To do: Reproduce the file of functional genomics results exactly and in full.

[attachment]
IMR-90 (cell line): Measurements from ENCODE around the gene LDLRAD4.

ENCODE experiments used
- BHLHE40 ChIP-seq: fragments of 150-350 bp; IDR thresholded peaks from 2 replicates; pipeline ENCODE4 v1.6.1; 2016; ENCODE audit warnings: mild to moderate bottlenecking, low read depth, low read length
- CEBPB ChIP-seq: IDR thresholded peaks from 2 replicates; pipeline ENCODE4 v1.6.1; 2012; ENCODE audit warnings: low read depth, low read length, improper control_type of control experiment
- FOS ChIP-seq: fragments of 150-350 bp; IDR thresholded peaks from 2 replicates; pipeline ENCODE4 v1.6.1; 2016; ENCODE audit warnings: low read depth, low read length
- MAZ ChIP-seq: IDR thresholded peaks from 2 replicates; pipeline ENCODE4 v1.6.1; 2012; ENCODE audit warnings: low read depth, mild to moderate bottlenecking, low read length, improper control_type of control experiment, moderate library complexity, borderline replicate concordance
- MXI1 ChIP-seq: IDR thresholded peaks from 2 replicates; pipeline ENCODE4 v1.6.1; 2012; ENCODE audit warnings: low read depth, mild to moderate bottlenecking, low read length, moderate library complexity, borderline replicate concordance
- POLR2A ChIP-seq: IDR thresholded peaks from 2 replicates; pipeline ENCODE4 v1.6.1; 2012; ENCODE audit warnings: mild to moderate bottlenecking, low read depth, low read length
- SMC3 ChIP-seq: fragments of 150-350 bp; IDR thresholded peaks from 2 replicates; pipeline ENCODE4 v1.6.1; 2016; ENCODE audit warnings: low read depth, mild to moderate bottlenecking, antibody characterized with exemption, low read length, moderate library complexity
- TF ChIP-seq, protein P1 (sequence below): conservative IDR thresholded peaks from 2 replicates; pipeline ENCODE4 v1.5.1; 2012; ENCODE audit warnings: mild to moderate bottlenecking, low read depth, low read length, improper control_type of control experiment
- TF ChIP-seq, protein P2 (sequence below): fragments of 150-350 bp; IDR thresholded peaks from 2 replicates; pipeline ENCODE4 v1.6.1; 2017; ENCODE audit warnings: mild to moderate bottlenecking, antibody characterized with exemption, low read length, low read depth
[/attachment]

IMR-90 (cell line): Measurements from ENCODE around the gene LDLRAD4.

ENCODE experiments used
- BHLHE40 ChIP-seq: fragments of 150-350 bp; IDR thresholded peaks from 2 replicates; pipeline ENCODE4 v1.6.1; 2016; ENCODE audit warnings: mild to moderate bottlenecking, low read depth, low read length
- CEBPB ChIP-seq: IDR thresholded peaks from 2 replicates; pipeline ENCODE4 v1.6.1; 2012; ENCODE audit warnings: low read depth, low read length, improper control_type of control experiment
- FOS ChIP-seq: fragments of 150-350 bp; IDR thresholded peaks from 2 replicates; pipeline ENCODE4 v1.6.1; 2016; ENCODE audit warnings: low read depth, low read length
- MAZ ChIP-seq: IDR thresholded peaks from 2 replicates; pipeline ENCODE4 v1.6.1; 2012; ENCODE audit warnings: low read depth, mild to moderate bottlenecking, low read length, improper control_type of control experiment, moderate library complexity, borderline replicate concordance
- MXI1 ChIP-seq: IDR thresholded peaks from 2 replicates; pipeline ENCODE4 v1.6.1; 2012; ENCODE audit warnings: low read depth, mild to moderate bottlenecking, low read length, moderate library complexity, borderline replicate concordance
- POLR2A ChIP-seq: IDR thresholded peaks from 2 replicates; pipeline ENCODE4 v1.6.1; 2012; ENCODE audit warnings: mild to moderate bottlenecking, low read depth, low read length
- SMC3 ChIP-seq: fragments of 150-350 bp; IDR thresholded peaks from 2 replicates; pipeline ENCODE4 v1.6.1; 2016; ENCODE audit warnings: low read depth, mild to moderate bottlenecking, antibody characterized with exemption, low read length, moderate library complexity
- TF ChIP-seq, protein P1 (sequence below): conservative IDR thresholded peaks from 2 replicates; pipeline ENCODE4 v1.5.1; 2012; ENCODE audit warnings: mild to moderate bottlenecking, low read depth, low read length, improper control_type of control experiment
- TF ChIP-seq, protein P2 (sequence below): fragments of 150-350 bp; IDR thresholded peaks from 2 replicates; pipeline ENCODE4 v1.6.1; 2017; ENCODE audit warnings: mild to moderate bottlenecking, antibody characterized with exemption, low read length, low read depth